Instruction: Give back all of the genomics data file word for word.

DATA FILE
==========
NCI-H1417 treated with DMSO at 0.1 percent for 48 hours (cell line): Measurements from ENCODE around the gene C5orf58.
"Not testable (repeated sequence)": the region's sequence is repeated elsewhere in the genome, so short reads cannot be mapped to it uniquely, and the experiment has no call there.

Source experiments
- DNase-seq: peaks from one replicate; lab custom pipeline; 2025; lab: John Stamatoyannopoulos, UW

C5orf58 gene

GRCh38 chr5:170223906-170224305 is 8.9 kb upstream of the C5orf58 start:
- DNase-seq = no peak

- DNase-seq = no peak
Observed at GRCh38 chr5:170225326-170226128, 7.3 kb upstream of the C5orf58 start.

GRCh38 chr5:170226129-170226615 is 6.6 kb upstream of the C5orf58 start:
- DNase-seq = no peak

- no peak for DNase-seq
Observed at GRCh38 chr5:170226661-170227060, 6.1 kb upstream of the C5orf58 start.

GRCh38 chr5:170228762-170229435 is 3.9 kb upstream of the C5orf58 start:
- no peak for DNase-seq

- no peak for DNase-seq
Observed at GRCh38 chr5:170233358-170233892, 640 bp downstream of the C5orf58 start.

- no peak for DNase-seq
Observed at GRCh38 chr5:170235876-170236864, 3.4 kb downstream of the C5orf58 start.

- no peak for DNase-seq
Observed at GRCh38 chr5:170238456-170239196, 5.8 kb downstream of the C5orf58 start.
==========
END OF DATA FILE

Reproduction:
NCI-H1417 treated with DMSO at 0.1 percent for 48 hours (cell line): Measurements from ENCODE around the gene C5orf58.
"Not testable (repeated sequence)": the region's sequence is repeated elsewhere in the genome, so short reads cannot be mapped to it uniquely, and the experiment has no call there.

Source experiments
- DNase-seq: peaks from one replicate; lab custom pipeline; 2025; lab: John Stamatoyannopoulos, UW

C5orf58 gene

GRCh38 chr5:170223906-170224305 is 8.9 kb upstream of the C5orf58 start:
- DNase-seq = no peak

- DNase-seq = no peak
Observed at GRCh38 chr5:170225326-170226128, 7.3 kb upstream of the C5orf58 start.

GRCh38 chr5:170226129-170226615 is 6.6 kb upstream of the C5orf58 start:
- DNase-seq = no peak

- no peak for DNase-seq
Observed at GRCh38 chr5:170226661-170227060, 6.1 kb upstream of the C5orf58 start.

GRCh38 chr5:170228762-170229435 is 3.9 kb upstream of the C5orf58 start:
- no peak for DNase-seq

- no peak for DNase-seq
Observed at GRCh38 chr5:170233358-170233892, 640 bp downstream of the C5orf58 start.

- no peak for DNase-seq
Observed at GRCh38 chr5:170235876-170236864, 3.4 kb downstream of the C5orf58 start.

- no peak for DNase-seq
Observed at GRCh38 chr5:170238456-170239196, 5.8 kb downstream of the C5orf58 start.